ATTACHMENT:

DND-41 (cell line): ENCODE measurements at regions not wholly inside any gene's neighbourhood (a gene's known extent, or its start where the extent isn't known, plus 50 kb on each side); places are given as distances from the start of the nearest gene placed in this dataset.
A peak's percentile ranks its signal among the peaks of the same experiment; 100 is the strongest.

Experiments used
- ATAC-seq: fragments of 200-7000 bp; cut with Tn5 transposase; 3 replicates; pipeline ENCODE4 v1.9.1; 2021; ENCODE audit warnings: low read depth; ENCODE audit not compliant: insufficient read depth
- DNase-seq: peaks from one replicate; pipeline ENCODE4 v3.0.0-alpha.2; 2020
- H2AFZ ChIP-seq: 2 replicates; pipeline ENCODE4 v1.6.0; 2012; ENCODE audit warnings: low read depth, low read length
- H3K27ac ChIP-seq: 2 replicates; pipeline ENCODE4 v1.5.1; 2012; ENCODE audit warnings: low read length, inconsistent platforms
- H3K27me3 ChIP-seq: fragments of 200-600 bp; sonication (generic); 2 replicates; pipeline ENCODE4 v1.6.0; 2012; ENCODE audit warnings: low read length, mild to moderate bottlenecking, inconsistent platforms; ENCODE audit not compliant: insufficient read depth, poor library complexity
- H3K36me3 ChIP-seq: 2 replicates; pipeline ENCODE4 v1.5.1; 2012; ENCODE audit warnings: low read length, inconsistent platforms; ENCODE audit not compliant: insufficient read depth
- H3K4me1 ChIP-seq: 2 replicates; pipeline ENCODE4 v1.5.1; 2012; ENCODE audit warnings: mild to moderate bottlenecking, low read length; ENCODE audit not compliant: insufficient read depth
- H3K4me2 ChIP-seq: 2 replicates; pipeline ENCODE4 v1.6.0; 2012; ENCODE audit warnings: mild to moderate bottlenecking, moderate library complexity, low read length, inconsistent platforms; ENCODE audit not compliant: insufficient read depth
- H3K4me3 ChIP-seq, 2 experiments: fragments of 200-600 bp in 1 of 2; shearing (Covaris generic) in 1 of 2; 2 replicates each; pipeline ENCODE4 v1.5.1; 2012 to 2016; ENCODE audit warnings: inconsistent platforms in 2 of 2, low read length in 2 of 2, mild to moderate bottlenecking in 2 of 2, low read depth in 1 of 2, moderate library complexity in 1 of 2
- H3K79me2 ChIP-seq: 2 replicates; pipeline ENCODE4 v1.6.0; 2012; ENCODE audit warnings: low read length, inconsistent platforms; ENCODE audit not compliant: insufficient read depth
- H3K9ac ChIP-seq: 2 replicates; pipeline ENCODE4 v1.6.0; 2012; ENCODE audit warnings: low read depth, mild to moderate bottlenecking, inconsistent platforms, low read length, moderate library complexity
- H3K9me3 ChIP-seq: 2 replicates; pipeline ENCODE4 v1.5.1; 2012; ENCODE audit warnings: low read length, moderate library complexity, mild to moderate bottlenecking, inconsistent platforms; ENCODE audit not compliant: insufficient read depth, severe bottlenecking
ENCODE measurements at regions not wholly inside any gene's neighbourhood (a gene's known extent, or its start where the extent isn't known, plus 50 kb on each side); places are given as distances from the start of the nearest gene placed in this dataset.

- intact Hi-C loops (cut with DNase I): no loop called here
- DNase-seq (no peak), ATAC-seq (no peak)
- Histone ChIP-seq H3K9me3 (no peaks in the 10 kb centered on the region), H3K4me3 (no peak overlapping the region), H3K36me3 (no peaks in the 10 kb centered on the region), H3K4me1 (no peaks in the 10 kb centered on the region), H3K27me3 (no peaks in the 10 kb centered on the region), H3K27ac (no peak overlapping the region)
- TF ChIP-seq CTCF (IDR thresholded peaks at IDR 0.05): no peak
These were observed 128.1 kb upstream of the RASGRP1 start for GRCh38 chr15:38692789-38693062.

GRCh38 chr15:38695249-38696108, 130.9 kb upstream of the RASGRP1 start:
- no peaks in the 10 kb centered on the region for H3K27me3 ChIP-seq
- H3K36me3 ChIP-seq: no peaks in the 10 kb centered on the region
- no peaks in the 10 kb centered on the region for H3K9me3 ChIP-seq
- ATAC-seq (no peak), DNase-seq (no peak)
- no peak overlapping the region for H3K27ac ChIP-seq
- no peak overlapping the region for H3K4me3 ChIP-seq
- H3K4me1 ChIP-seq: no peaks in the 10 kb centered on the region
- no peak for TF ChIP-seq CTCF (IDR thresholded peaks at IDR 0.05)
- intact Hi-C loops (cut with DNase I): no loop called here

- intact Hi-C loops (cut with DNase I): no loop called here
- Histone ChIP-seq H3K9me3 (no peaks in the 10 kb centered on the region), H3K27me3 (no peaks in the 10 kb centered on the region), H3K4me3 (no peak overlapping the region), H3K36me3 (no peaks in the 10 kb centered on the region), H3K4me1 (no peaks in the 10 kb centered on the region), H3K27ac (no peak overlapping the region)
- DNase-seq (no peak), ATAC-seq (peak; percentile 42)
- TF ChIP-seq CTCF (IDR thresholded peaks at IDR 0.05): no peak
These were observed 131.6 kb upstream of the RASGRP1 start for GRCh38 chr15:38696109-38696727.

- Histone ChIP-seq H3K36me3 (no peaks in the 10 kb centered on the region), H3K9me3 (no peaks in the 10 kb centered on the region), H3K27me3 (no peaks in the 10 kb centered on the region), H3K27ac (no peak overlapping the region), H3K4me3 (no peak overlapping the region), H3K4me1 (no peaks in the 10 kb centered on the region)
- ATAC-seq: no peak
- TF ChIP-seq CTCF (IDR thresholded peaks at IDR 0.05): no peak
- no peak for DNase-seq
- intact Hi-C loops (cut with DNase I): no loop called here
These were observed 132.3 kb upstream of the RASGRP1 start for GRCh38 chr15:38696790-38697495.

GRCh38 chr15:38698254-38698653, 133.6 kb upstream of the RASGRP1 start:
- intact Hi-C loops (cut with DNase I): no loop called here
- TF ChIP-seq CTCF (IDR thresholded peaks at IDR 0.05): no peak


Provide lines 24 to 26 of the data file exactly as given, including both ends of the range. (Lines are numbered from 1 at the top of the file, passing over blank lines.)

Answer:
- H3K36me3 ChIP-seq: no peaks in the 10 kb centered on the region
- no peaks in the 10 kb centered on the region for H3K9me3 ChIP-seq
- ATAC-seq (no peak), DNase-seq (no peak)